It’s time for holiday celebrations, and that means it’s time for holiday decorations. Tables, mantels, ledges—virtually any smooth surface becomes a stage for festive arrangements featuring symbols of the holiday: nativity scenes; plump little Santas, reindeer, and sleds; a dreidel collection and menorah; a Kwanzaa altar with a mat, cup, and ears of corn. A lovely centerpiece becomes a focal point on the dining table, while garlands and wreaths offer natural beauty nearby. Inside and out, homes beckon with welcoming lights. Whatever your holiday, it’s easy to be eco-friendly this year when you decorate.
Décor. Can the Plastic. For the past 50 years, many Christmas decorations have been made of nonbiodegradable plastics, but these days—especially with the ease of online searches—it’s not difficult to locate decorative holiday items for purchase made of wood, or recycled glass or metal. Recycled Christmas tree ornaments are becoming more popular every year. If you’d like, you can create your own recycled decorations, or make them out of natural materials. If you need ideas, there are hundreds of books and websites devoted to recycled Christmas crafts.
Many decorative items for Hanukkah are also made of synthetics (all those plastic dreidels! Oy!), but eco-friendly wooden options are on the rise, in a circling back to traditional practices. Artisans also make recycled metal dreidels and menorahs of recyled glass, metal, and steel pipe—even bicycle chains. Most are beautiful, many are available on the web, and all are fascinating and functional.
Kwanzaa also offers opportunities for using recycled materials, such as in the woven mat, unity cup, or kinara. There are plenty of books and websites with eco-friendly craft suggestions for this newest of the seasonal holidays. Just start your search engine and type in key words!
Enlist Mother Nature. Even in winter, when most plants are dormant, nature offers items perfect for holiday decorating. Evergreen sprays can be arranged decoratively in centerpiece bowls featuring nuts and fruits such as pears, apples, and pomegranates. Pinecones may be gathered, destined to become rustic placecard holders (cut a slit into each pinecone, slipping a card into it) or part of a Christmas display—for example, a mix of pinecones, ornaments, berries, and holly. Christmas celebrants can gather to work on a garland of cranberries, popcorn, bay leaves, and dried apricots or other similarly sized dried fruit. The completed garlands can be draped atop mantels, around chandeliers, inside windows, or along interior door frames.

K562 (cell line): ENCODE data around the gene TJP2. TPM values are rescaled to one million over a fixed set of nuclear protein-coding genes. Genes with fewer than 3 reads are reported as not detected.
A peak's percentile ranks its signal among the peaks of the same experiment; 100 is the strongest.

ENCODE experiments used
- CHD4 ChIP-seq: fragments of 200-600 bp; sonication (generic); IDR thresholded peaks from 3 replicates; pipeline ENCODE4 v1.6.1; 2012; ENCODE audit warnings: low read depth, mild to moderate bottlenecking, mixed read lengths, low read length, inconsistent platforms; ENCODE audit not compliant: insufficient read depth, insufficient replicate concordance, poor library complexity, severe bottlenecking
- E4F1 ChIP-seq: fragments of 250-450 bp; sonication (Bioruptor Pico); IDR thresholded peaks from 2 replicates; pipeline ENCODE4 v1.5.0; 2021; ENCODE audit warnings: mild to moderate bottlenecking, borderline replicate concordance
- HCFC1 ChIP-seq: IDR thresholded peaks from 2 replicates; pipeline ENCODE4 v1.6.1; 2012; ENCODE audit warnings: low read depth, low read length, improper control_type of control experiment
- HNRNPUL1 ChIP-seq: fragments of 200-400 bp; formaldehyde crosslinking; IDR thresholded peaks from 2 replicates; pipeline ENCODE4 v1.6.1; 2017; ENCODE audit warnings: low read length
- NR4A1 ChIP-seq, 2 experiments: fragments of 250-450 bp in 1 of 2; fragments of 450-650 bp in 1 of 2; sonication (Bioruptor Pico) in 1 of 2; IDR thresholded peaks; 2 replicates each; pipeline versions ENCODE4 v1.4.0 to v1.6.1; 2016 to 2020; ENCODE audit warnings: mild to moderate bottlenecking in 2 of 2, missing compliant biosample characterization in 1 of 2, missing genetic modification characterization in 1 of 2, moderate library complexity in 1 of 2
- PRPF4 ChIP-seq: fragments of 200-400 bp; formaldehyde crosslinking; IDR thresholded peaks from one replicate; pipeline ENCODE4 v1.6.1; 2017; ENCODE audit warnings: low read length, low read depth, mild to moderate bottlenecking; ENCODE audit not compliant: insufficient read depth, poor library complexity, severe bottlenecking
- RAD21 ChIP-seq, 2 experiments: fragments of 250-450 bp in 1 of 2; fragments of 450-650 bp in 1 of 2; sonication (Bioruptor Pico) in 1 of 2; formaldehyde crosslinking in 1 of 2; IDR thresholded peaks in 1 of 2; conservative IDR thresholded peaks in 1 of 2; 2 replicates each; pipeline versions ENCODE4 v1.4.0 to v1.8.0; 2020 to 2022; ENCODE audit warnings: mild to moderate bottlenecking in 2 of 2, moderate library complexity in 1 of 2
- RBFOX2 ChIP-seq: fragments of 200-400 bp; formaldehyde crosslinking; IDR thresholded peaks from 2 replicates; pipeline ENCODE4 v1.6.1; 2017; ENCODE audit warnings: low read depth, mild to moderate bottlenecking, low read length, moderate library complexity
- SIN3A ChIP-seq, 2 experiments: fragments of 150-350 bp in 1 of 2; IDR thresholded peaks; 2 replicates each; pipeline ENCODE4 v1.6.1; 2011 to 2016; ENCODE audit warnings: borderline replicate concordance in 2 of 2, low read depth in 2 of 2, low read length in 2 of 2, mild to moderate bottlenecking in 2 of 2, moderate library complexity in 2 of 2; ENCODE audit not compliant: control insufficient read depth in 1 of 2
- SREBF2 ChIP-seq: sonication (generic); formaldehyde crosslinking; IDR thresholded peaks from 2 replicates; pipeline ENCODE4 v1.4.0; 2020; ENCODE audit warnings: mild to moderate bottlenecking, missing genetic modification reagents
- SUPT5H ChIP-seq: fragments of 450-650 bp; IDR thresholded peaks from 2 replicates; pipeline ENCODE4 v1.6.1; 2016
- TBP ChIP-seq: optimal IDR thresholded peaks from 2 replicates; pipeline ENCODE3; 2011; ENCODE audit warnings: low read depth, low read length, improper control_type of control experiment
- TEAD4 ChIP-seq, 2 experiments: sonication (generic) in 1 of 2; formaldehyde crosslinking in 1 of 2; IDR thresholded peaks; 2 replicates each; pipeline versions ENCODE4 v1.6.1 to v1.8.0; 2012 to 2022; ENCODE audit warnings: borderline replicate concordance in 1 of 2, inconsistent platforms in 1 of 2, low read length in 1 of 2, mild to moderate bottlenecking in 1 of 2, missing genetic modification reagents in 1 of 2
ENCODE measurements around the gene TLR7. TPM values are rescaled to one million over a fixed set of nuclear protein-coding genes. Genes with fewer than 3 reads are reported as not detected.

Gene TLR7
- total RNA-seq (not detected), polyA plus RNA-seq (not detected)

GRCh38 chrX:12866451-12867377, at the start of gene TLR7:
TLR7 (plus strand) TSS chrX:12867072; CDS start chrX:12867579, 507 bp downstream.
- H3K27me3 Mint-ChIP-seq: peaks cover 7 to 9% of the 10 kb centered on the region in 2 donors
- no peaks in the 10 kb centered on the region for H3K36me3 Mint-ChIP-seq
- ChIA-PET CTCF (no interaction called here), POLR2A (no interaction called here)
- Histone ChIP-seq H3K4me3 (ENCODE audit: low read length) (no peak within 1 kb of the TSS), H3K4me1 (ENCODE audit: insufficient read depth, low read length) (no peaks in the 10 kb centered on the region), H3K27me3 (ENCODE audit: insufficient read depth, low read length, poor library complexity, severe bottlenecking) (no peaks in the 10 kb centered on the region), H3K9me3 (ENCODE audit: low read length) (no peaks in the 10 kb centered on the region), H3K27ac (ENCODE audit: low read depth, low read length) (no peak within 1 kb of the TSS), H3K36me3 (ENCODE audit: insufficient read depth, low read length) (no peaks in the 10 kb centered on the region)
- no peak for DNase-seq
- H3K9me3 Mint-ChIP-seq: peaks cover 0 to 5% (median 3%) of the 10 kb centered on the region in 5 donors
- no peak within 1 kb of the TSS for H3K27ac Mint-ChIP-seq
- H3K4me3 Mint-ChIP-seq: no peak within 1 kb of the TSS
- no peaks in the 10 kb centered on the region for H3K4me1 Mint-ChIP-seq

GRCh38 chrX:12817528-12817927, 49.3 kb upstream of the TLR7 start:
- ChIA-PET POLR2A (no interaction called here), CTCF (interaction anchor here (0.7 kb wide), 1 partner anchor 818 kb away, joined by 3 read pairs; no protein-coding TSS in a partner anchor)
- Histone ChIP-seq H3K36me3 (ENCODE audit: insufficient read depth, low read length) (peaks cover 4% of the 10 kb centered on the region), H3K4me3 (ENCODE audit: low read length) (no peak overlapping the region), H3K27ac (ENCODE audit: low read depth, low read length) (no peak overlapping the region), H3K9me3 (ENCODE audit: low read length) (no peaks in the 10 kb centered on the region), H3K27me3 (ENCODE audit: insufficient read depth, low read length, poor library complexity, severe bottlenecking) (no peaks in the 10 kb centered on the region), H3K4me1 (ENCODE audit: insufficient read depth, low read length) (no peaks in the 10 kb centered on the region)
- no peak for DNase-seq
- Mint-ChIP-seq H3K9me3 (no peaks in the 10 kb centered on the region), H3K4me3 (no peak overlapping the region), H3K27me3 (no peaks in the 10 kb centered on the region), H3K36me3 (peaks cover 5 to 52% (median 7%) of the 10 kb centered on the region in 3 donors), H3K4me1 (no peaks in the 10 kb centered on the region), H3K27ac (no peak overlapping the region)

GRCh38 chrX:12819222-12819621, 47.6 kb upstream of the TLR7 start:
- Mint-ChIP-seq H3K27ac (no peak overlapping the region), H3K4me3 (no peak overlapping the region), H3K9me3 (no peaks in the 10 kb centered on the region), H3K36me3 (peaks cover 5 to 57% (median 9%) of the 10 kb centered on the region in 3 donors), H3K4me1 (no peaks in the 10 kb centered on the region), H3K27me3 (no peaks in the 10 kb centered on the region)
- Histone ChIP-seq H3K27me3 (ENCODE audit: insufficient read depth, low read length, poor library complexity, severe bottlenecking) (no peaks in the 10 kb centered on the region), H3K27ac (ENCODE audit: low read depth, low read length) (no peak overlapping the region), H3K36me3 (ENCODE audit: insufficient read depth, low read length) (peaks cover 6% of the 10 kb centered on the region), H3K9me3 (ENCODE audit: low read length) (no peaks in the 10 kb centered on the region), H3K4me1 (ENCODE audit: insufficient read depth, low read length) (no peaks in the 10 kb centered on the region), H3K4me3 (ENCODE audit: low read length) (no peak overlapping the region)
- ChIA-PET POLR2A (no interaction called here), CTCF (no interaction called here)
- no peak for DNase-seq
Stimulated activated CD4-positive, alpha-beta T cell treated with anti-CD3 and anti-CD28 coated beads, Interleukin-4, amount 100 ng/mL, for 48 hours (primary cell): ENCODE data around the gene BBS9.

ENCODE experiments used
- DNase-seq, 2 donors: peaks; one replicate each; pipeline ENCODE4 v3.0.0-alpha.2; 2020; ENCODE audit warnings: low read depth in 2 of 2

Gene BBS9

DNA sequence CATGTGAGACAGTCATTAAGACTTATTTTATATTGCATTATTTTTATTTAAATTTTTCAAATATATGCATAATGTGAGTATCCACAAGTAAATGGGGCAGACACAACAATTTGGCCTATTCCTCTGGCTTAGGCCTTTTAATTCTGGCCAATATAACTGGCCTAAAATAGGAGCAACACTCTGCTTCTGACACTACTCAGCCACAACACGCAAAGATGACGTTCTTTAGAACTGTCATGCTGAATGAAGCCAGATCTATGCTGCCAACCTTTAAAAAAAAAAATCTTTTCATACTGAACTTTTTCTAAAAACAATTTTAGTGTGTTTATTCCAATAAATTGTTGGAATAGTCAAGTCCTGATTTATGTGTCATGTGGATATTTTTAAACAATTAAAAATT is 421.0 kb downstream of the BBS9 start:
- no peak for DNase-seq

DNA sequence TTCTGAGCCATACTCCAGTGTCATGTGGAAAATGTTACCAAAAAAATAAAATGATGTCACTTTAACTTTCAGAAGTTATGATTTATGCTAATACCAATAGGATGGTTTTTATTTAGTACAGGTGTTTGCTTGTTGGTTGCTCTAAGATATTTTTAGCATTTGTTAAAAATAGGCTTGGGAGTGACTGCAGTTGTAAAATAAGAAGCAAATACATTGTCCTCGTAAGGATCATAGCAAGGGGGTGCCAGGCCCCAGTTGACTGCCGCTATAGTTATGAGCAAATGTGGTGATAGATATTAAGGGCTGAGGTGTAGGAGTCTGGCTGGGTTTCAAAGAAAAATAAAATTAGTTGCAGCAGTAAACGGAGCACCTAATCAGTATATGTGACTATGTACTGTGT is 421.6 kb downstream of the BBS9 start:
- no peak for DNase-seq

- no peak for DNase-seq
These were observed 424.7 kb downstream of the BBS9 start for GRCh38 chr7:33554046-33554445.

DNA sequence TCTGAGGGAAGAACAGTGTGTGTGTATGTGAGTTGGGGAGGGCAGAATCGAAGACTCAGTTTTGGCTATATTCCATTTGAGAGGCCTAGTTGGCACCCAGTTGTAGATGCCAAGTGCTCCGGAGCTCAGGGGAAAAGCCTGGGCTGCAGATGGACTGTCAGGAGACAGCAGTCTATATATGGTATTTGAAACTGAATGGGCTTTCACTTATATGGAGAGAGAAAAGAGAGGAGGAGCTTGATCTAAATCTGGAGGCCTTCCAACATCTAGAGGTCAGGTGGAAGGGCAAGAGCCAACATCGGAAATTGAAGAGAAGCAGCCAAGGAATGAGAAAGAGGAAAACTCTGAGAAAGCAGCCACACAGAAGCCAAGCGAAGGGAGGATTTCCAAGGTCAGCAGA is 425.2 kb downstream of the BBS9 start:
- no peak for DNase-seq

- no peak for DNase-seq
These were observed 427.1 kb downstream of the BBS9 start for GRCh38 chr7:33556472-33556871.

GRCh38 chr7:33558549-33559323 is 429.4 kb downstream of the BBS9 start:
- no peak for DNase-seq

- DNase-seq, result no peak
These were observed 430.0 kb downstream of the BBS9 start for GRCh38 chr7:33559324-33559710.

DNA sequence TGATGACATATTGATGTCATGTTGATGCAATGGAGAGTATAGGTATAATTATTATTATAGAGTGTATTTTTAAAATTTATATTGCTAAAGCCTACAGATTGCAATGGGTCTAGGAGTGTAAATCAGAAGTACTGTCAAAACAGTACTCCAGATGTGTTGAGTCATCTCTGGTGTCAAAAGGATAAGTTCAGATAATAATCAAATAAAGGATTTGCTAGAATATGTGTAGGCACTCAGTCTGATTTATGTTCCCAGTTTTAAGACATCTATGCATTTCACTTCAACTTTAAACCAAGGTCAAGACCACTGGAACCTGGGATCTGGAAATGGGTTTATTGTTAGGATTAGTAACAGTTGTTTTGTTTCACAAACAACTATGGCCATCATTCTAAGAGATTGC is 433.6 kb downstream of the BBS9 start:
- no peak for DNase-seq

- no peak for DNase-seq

Mother Nature also provided the cotton, linen, and wool in outgrown or worn-out clothing; Christmas stockings are easy and fun to make with such fabrics. Just cut out a pattern, sew the edges right sides together (except for the top of course), turn inside out, and decorate. Don't forget to add a loop for hanging your unique eco-friendly Christmas stocking! Likewise, used natural-fiber fabrics can be recyled to make placemats for Kwanzaa, or a festive table runner upon which Hanukkah items can be arranged.
Lights. Outdoor holiday lighting adds cheer to those frigid, bleak winter evenings when darkness descends by late afternoon. Buying energy-efficient light-emitting diode (LED) lights to replace those inefficient incandescent ones is a sound investment. LED holiday lights stay cool to the touch, use less energy, and come in a wide array of colors and designs.
On a much smaller scale, if you want to lessen your carbon footprint by not burning paraffin candles during the Festival of Lights, you can find a variety of electric menorahs that use LED lights these days. The same lights may fit into the new electric kinaras available for Kwanzaa.
Candles. Most families celebrating the holidays do burn candles, as they play a significant role in the traditions of Hanukkah and Kwanzaa, and are featured prominently in Christmas as well. Unfortunately, many of the candles sold specifically for menorahs and kinaras, as well as general decorative holiday candles, are made from nonrenewable petroleum products, primarily paraffin. When paraffin wax is burned, it produces carcinogens and soot. Some of the worst offenders are scented candles, whose aromas often come from petroleum-based synthetic oils mixed into paraffin wax. Fortunately, there are plenty of toxin-free beeswax or soy-based candles for the holidays that burn cleanly, some scented with essential oils. Your main challenge will be choosing from among hundreds of candle makers selling their eco-friendly products on the web; click here to visit just one of them.
So…as you ponder unpacking those dusty boxes of old, energy-inefficient, nonbiodegradable holiday decorations and lights, consider leaving their tops on and moving into a new, greener place this holiday: your own house. With natural or recycled decorations, LED lights, and eco-friendly candles, your home will capture the magic of the season while honoring the awesome beauty—and fragility—of nature.